Review: ‘The Vanishing of Sidney Hall’ weighs heavy.

The idea of personal responsibility can be a double-edged sword. It can be our life’s motivating factor or our downfall. In the new film The Vanishing of Sidney Hall, one young man’s past has an effect on the entire world around him.

After publishing a bestselling novel based on the death of one of his high school classmates, the controversial writer Sidney Hall (Logan Lerman) finds himself catapulted to unexpected fame and renown. His relationship with his girlfriend (Elle Fanning) begins to fall apart as the dark consequences of the book intrude on their life together, and he disappears without a trace. Nearly a decade later, an enigmatic detective searches for the missing author, whose books are connected to a string of mysterious arsons.

There was something about this film that really affected me throughout its nonlinear two-hour run. The script tackles issues from resentment to guilt, human connection to the feeling of powerlessness. With the award-winning performances from no less than four cast members, including Logan Lerman, Elle Fanning, Michelle Monohan, and Blake Jenner, The Vanishing of Sidney Hall has a twisted plot that pulls your emotions in various directions throughout. The one overall theme here is undoubtedly sadness. The film has a heaviness that is unshakeable. It’s a strangely perfect companion piece to Netflix‘s 13 Reason’s Why, and without going into too much detail (because I want you to see it) the film’s themes are universally relevant. The film’s score acts as an emotional and nostalgic catalyst to the time jumps. Despite the terrible beard on Logan Lerman throughout a third of the film, he gives the audience a multilayered and tragic performance that makes Sidney Hall what it is. Speaking of tragic, Blake Jenner plays a seemingly typical jock with a hard-on for bullying but it’s his character’s home life that haunts many others in the film. A massive departure from his role in GLEE, I hope Jenner gets some much-deserved attention from this one. Elle Fanning is ever surprising as a bold, unique, and confident girl next door (or across the street to be exact) saddled with both the romantic and strained man Lerner becomes. Michelle Monaghan plays against type as Sidney’s mother. A woman’s whose vitriol and resentment make her loathsome. The cast boasts other heavy hitters like Kyle Chandler and Nathan Lane. There is not a weak link in the entire ensemble.  I can tell you, you won’t be able to guess how this one wraps up. The Vanishing of Sidney Hall is fraught with love but mostly the loss of it. Be prepared prior to viewing.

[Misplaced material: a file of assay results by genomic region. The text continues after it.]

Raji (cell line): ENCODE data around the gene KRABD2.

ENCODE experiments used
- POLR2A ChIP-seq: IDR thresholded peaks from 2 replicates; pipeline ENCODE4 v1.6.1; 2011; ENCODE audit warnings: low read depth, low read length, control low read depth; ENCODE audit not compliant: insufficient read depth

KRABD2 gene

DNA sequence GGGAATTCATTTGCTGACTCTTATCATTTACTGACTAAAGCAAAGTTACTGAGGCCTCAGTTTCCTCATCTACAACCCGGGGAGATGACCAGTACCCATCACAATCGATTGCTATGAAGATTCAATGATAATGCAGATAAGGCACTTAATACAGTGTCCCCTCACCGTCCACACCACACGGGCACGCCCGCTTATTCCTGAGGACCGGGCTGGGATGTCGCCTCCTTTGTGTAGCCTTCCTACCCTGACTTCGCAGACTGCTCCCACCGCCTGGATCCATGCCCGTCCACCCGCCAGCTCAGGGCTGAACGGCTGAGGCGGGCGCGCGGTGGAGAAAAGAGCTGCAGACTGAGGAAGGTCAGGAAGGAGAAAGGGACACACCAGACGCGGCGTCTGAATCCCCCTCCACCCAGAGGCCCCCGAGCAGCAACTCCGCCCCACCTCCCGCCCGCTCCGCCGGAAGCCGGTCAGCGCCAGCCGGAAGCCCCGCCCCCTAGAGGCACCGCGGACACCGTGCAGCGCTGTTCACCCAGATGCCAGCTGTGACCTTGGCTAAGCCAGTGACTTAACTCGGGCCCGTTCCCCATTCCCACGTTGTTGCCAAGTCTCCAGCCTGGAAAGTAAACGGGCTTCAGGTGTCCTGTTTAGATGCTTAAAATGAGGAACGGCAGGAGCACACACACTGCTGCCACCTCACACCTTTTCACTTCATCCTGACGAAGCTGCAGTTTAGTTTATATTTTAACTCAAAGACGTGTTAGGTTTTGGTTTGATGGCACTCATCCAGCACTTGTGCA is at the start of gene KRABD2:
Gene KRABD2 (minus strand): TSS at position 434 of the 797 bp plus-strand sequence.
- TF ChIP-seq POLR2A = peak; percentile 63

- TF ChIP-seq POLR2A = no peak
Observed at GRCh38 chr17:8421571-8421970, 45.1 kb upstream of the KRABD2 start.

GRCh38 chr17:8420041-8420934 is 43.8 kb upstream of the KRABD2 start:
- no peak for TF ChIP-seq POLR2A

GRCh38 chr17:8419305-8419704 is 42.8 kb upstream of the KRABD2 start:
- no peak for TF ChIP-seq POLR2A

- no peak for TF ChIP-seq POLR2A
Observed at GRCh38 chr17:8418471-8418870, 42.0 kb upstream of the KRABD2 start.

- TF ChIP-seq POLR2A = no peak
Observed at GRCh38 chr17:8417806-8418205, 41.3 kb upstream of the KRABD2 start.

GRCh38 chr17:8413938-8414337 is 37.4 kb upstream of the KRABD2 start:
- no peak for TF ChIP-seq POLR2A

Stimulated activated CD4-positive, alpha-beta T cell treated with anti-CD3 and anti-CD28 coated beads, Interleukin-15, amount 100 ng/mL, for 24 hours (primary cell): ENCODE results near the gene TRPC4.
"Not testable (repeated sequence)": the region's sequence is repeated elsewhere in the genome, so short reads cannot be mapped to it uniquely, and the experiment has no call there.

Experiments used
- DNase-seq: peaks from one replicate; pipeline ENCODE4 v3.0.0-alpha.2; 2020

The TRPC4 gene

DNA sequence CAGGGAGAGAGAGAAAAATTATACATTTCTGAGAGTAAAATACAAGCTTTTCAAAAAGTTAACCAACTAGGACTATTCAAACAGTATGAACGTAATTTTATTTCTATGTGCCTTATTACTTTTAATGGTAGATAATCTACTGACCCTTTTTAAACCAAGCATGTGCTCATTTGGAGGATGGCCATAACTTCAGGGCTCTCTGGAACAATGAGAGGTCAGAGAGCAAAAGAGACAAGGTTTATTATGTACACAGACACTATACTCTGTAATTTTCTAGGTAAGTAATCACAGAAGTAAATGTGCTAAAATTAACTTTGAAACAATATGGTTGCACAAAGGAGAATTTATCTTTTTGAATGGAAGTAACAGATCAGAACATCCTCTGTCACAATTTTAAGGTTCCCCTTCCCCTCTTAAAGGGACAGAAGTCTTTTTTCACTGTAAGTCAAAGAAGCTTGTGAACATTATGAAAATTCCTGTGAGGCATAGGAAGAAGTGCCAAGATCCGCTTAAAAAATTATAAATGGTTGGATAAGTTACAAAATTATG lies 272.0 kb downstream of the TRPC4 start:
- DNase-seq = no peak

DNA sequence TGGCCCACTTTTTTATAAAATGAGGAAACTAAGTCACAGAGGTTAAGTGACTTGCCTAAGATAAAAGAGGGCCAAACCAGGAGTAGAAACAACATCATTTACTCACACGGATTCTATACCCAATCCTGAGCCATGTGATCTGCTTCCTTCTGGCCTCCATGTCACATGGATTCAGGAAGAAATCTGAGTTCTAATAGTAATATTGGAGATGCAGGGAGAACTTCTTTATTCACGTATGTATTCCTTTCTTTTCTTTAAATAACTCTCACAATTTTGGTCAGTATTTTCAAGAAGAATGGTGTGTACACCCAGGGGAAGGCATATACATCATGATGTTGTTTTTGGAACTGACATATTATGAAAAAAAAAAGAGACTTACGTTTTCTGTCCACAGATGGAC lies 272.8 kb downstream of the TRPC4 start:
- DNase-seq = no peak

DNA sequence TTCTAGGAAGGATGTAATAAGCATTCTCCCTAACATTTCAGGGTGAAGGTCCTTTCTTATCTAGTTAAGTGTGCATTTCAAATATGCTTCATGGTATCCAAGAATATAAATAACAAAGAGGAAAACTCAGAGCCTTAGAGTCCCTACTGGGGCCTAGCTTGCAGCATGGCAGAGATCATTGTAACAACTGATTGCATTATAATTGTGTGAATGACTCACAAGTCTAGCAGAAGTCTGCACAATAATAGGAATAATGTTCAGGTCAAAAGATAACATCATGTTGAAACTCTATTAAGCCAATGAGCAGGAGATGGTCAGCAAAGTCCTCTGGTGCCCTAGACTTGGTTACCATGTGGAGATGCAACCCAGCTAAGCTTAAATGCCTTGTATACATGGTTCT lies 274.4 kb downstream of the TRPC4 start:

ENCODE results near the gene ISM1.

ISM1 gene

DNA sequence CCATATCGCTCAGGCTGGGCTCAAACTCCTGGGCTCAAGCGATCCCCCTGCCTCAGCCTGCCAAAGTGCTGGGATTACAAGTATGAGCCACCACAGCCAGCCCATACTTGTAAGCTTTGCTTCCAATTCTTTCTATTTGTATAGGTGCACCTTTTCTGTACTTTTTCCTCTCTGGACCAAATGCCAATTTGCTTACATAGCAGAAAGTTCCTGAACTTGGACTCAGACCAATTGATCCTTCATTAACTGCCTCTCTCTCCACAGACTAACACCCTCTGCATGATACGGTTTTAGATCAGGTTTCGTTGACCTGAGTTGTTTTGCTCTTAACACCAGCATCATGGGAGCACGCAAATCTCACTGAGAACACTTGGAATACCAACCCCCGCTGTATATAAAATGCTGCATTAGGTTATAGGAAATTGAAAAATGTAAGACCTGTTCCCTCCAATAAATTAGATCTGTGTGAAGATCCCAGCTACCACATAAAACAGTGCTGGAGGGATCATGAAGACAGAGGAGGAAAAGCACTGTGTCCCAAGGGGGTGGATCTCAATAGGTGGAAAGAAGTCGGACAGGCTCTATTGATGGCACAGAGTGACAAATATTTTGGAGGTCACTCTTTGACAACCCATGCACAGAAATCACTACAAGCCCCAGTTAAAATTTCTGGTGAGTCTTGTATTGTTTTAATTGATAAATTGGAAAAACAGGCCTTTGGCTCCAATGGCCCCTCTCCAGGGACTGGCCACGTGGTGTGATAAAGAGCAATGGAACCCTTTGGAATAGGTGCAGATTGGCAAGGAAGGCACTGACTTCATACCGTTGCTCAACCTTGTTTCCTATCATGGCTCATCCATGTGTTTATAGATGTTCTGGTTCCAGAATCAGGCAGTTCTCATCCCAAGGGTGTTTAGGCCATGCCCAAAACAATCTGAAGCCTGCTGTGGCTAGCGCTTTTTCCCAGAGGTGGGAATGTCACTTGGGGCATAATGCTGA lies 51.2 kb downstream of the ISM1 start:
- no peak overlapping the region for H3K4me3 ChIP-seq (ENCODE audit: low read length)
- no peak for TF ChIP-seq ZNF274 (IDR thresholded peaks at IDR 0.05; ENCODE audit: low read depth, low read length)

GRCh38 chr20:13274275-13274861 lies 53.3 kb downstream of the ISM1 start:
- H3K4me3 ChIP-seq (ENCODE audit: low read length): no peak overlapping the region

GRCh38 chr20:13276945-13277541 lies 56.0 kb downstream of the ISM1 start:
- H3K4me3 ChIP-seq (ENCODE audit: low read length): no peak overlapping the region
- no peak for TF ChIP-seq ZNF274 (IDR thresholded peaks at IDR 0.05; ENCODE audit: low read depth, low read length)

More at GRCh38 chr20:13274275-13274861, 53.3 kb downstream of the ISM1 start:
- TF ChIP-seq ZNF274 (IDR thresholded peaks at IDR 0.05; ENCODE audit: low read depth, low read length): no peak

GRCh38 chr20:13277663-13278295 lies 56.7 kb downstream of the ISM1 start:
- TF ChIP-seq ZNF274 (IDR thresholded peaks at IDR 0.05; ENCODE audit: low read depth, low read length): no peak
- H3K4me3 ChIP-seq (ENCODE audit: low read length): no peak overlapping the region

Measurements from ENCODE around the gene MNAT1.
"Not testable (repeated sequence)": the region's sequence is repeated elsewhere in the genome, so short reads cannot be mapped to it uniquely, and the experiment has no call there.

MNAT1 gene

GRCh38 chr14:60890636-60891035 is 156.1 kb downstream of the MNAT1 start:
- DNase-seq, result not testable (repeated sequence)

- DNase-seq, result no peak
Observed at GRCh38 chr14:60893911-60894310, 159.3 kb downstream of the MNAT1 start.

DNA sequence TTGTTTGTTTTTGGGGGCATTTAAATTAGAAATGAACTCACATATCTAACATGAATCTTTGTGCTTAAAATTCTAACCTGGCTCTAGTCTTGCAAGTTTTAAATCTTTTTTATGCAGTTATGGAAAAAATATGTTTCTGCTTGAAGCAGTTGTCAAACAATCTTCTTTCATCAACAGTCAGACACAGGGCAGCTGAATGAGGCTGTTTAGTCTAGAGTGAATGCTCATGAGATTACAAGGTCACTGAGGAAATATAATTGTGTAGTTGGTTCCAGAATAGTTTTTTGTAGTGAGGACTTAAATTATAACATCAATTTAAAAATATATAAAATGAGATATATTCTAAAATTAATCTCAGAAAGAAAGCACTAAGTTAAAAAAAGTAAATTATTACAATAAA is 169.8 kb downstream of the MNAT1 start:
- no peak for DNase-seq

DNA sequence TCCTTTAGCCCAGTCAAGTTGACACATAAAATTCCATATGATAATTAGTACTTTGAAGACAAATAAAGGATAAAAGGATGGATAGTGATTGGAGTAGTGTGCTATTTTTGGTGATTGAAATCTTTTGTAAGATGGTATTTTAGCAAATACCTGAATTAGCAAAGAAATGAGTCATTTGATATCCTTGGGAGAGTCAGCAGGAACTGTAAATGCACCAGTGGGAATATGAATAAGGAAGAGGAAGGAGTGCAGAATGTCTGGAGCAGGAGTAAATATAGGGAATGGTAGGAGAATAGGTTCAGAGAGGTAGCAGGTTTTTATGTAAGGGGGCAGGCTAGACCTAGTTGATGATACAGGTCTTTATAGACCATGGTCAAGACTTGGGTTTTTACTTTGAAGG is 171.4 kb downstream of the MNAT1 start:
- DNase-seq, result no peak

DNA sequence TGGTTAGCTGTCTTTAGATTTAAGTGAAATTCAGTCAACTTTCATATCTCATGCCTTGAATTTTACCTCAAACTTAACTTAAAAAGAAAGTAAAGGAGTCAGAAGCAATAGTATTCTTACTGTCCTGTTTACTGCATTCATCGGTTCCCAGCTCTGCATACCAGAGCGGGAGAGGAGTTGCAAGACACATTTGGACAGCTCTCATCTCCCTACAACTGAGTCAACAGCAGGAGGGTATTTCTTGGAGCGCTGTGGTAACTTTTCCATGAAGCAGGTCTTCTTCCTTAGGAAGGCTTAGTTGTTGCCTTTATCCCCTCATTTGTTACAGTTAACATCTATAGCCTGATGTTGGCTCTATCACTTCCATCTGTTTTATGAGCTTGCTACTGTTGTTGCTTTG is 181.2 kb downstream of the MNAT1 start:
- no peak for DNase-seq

THE VANISHING OF SIDNEY HALL  

Exclusively on Direct TV on January 25th & In Theaters on March 2nd

Director by:  Shawn Christensen (Academy Award Winner – Curfew, Abduction,)

Written by: Shawn Christensen & Jason Dolan

THE VANISHING OF SIDNEY HALL stars Logan Lerman (Perks of Being a Wallflower, Indignation), Elle Fanning (Super 8, Maleficent, The Neon Demon)Michelle Monaghan (“True Detective,” Gone Baby Gone, Source Code)Kyle Chandler (“Friday Night Lights”, “Bloodline”, and Manchester By The Sea) and Nathan Lane (“Modern Family,” The “People v. O. J. Simpson: American Crime Story”).

Review: ‘The Edge of Seventeen’- The Perfect Coming of Age Movie for a New Generation

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From director Kelly Fremon Craig comes The Edge of Seventeen, a story centered around a young high school girl named Nadine (Hailee Steinfeld) and the trials and tribulations known simply as, “her life.” This coming of age movie provides a comedic, yet brutally honest look at what it’s like to be different and face the daily struggle of growing up. Like many films that have come before and spoken to a generation that yearns to be seen for their individualism, this film screams for millennials in a way no other could.

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High school junior Nadine leads a complicated existence. Between her awkwardness, dealing with a family tragedy, and a mother (Kyra Sedgwick) trying to understand how to connect with her, life hasn’t exactly worked out the way she planned. Nadine has navigated most of her life with best friend Krista (Haley Lu Richardson), her only friend who has helped curb her feelings of being an outcast and stands as the lone bright light in her dark world. All of that changes when Krista begins to date Nadine’s older brother Darian (Blake Jenner), which leads to a total meltdown mentally for Nadine. Faced with the unknown of her life once again, Nadine turns to her teacher and reluctant mentor Mr. Bruner (Woody Harrelson) for words of wisdom to help her face the world that she now faces, but it’s an unexpected friendship with Erwin (Hayden Szeto), an equally as awkward student who might be the one to show her that things aren’t that terrible after all.

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This film connects with the psyche of every person who ever felt out of place in a big world where nothing makes sense. Hailee Steinfeld is quirky and wonderful as the unpredictable Nadine. She embodies the essence of being an awkward outcast with perfection. Woody Harrelson is wonderfully cast in the role of Mr Bruner and offers a raw, carefully restrained voice of reason for Nadine which, at times, seems to speak directly to the audience to provide some free therapy for our own lives. The stand out star of the film is Hayden Szeto whose thoughtful, awkward Erwin shows Nadine that it’s OK to be live by different rules and not allow it to exist as a negative in your life.

Overall, The Edge of Seventeen is the perfect coming of age film for this generation and stands as a reminder to us all to take a look inside and remember what it’s like to grow up.

Stars:

4 out of 5

Trailer: